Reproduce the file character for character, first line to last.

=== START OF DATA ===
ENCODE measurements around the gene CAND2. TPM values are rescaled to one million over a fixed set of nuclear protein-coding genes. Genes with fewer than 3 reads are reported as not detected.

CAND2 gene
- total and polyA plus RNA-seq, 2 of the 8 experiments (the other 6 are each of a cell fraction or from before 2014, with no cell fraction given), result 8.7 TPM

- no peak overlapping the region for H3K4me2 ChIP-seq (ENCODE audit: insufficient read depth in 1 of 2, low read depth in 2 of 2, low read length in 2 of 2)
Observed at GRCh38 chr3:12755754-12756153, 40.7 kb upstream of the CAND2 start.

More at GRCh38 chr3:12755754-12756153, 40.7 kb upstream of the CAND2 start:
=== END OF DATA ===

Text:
ENCODE measurements around the gene CAND2. TPM values are rescaled to one million over a fixed set of nuclear protein-coding genes. Genes with fewer than 3 reads are reported as not detected.

CAND2 gene
- total and polyA plus RNA-seq, 2 of the 8 experiments (the other 6 are each of a cell fraction or from before 2014, with no cell fraction given), result 8.7 TPM

- no peak overlapping the region for H3K4me2 ChIP-seq (ENCODE audit: insufficient read depth in 1 of 2, low read depth in 2 of 2, low read length in 2 of 2)
Observed at GRCh38 chr3:12755754-12756153, 40.7 kb upstream of the CAND2 start.

More at GRCh38 chr3:12755754-12756153, 40.7 kb upstream of the CAND2 start: